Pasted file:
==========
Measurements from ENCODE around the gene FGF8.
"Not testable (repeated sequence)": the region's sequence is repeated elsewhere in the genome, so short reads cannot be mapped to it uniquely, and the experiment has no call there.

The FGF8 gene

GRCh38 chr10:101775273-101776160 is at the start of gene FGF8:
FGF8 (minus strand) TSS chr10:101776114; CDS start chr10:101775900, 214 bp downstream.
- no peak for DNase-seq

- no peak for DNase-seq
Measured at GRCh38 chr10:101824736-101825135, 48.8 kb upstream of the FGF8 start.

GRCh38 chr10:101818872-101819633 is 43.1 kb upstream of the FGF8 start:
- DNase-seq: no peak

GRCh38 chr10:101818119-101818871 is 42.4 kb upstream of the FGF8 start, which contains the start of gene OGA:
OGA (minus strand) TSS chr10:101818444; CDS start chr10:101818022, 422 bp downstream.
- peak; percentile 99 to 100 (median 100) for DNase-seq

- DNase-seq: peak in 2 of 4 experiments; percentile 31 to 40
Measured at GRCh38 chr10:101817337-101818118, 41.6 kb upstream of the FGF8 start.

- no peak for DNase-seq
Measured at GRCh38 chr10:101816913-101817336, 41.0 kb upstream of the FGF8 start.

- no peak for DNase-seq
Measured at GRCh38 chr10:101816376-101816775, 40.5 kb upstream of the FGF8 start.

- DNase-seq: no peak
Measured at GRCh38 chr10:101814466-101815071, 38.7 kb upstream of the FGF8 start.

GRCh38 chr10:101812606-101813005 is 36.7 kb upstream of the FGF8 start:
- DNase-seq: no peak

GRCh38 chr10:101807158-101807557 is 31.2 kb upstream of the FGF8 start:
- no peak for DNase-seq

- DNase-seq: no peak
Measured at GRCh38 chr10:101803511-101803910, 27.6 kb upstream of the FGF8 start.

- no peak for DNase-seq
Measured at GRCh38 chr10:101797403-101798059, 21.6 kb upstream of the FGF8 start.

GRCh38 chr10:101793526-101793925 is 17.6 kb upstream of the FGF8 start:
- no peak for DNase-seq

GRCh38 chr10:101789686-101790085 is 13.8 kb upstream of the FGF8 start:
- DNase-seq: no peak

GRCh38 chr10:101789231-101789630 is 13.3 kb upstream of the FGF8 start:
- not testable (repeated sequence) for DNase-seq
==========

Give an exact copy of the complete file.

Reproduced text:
Measurements from ENCODE around the gene FGF8.
"Not testable (repeated sequence)": the region's sequence is repeated elsewhere in the genome, so short reads cannot be mapped to it uniquely, and the experiment has no call there.

The FGF8 gene

GRCh38 chr10:101775273-101776160 is at the start of gene FGF8:
FGF8 (minus strand) TSS chr10:101776114; CDS start chr10:101775900, 214 bp downstream.
- no peak for DNase-seq

- no peak for DNase-seq
Measured at GRCh38 chr10:101824736-101825135, 48.8 kb upstream of the FGF8 start.

GRCh38 chr10:101818872-101819633 is 43.1 kb upstream of the FGF8 start:
- DNase-seq: no peak

GRCh38 chr10:101818119-101818871 is 42.4 kb upstream of the FGF8 start, which contains the start of gene OGA:
OGA (minus strand) TSS chr10:101818444; CDS start chr10:101818022, 422 bp downstream.
- peak; percentile 99 to 100 (median 100) for DNase-seq

- DNase-seq: peak in 2 of 4 experiments; percentile 31 to 40
Measured at GRCh38 chr10:101817337-101818118, 41.6 kb upstream of the FGF8 start.

- no peak for DNase-seq
Measured at GRCh38 chr10:101816913-101817336, 41.0 kb upstream of the FGF8 start.

- no peak for DNase-seq
Measured at GRCh38 chr10:101816376-101816775, 40.5 kb upstream of the FGF8 start.

- DNase-seq: no peak
Measured at GRCh38 chr10:101814466-101815071, 38.7 kb upstream of the FGF8 start.

GRCh38 chr10:101812606-101813005 is 36.7 kb upstream of the FGF8 start:
- DNase-seq: no peak

GRCh38 chr10:101807158-101807557 is 31.2 kb upstream of the FGF8 start:
- no peak for DNase-seq

- DNase-seq: no peak
Measured at GRCh38 chr10:101803511-101803910, 27.6 kb upstream of the FGF8 start.

- no peak for DNase-seq
Measured at GRCh38 chr10:101797403-101798059, 21.6 kb upstream of the FGF8 start.

GRCh38 chr10:101793526-101793925 is 17.6 kb upstream of the FGF8 start:
- no peak for DNase-seq

GRCh38 chr10:101789686-101790085 is 13.8 kb upstream of the FGF8 start:
- DNase-seq: no peak

GRCh38 chr10:101789231-101789630 is 13.3 kb upstream of the FGF8 start:
- not testable (repeated sequence) for DNase-seq